Proving the Business Case for the Internet of Things

Ericsson and Nvidia virtualise 5G radio access networks

Steve Rogerson
October 23, 2019



Ericsson and Nvidia are collaborating on technologies that can allow communication service providers to build virtualised 5G radio access networks (RANs). These virtualised networks can enable faster and more flexible introduction of AI and IoT services.
 
The collaboration brings together Ericsson's expertise in RAN technology with Nvidia's knowledge in graphics processing unit (GPU)-powered accelerated computing platforms, as well as AI and supercomputing.
 
Communication service providers are exploring alternative technologies and RAN architectures amid growing interest for virtualisation, while securing a better user experience.
 
A major industry challenge is how to virtualise the complete RAN in a cost-, size- and energy-efficient way, comparable with traditionally built RANs. The collaboration seeks to examine how these challenges can be addressed in a commercially viable way.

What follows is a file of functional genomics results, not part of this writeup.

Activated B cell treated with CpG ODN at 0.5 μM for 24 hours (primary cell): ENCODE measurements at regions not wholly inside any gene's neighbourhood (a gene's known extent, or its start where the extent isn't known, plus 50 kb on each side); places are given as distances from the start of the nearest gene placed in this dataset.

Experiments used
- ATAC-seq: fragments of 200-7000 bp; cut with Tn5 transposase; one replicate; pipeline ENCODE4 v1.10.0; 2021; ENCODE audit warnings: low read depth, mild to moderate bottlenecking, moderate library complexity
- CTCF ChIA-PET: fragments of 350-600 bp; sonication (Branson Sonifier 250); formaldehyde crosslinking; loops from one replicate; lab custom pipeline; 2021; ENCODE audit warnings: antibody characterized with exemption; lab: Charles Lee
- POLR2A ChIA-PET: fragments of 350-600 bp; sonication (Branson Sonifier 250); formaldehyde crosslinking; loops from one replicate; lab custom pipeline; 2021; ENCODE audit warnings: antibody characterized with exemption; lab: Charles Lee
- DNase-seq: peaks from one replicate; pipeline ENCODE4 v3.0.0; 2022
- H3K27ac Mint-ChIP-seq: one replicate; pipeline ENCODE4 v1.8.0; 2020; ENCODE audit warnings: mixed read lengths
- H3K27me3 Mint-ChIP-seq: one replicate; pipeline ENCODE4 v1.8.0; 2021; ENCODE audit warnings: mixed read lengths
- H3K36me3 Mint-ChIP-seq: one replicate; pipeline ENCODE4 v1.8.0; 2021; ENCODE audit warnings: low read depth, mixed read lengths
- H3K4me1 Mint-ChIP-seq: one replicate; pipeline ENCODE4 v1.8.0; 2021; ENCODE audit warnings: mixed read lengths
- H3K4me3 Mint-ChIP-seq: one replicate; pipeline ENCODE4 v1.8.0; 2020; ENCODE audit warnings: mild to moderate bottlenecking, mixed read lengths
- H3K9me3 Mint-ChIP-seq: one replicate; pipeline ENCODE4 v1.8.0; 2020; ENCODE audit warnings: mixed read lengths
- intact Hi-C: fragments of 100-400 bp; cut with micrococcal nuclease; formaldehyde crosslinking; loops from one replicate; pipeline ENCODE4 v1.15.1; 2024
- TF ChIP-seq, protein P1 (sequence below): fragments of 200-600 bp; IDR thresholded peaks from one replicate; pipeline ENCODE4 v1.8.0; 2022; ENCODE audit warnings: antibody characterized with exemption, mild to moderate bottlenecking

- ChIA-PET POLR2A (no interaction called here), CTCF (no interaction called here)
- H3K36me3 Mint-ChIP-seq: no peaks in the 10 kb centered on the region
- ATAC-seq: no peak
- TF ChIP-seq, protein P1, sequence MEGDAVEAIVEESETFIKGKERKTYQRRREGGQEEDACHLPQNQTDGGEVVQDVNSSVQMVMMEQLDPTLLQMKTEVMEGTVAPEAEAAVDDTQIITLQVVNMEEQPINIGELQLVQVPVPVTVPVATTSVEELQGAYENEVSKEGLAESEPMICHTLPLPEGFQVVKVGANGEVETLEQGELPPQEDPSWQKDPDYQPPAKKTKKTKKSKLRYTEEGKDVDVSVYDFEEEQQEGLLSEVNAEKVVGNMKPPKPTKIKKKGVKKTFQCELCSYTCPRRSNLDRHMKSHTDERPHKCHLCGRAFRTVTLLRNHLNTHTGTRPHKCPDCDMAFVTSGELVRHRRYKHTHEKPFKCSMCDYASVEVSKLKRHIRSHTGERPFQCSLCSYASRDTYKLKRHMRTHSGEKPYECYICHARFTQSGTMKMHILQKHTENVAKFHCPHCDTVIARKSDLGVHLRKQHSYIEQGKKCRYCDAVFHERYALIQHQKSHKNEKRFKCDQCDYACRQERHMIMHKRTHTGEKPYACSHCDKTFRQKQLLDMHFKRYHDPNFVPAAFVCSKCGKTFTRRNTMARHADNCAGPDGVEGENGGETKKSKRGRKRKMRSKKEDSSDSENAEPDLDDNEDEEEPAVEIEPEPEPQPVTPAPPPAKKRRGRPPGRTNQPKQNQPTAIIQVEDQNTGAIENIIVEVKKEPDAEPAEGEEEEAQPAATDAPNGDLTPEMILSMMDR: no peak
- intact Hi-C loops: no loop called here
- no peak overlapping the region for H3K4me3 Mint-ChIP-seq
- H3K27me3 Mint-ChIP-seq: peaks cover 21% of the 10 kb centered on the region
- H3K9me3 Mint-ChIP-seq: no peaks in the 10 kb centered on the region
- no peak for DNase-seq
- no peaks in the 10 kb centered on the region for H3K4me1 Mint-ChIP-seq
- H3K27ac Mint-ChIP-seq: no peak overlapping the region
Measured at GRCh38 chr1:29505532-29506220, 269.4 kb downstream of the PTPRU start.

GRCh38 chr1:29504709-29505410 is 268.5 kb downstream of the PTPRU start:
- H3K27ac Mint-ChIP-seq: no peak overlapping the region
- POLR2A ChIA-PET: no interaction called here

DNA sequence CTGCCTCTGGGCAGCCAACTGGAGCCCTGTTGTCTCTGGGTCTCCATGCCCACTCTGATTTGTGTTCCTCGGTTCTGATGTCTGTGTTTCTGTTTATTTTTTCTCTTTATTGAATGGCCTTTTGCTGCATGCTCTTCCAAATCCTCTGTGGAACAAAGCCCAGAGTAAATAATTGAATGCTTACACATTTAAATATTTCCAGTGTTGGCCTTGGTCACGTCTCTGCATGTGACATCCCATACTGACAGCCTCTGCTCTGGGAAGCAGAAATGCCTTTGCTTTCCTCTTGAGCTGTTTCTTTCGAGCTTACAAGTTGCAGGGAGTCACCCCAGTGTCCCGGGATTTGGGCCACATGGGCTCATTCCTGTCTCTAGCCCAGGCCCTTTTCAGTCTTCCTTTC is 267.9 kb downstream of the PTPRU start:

"As a technology leader, we embrace openness and new platforms where we can continue to innovate and push boundaries to provide our customers with the best possible solutions,” said Fredrik Jejdling, executive vice president at Ericsson. “With Nvidia we will jointly look at bringing alternatives to market for virtualising the complete radio access network."
 
The companies' goal is to commercialise virtualised RAN technologies to deliver radio networks with flexibility and shorter time to market for new services, such as augmented reality, virtual reality and gaming.
 
"5G is set to turbocharge the intelligent edge revolution,” said Jensen Huang, founder and chief executive officer of Nvidia. “Fusing 5G, supercomputing and AI has enabled us to create a revolutionary communications platform supporting, someday, trillions of always-on, AI-enabled smart devices. Combining our world-leading capabilities, Nvidia and Ericsson are helping to invent this exciting future."
 
Nvidia's invention of the GPU in 1999 sparked the growth of the PC gaming market, redefined modern computer graphics and changed parallel computing. More recently, GPU deep learning ignited modern AI with the GPU acting as the brain of computers, robots and self-driving cars that can perceive and understand the world.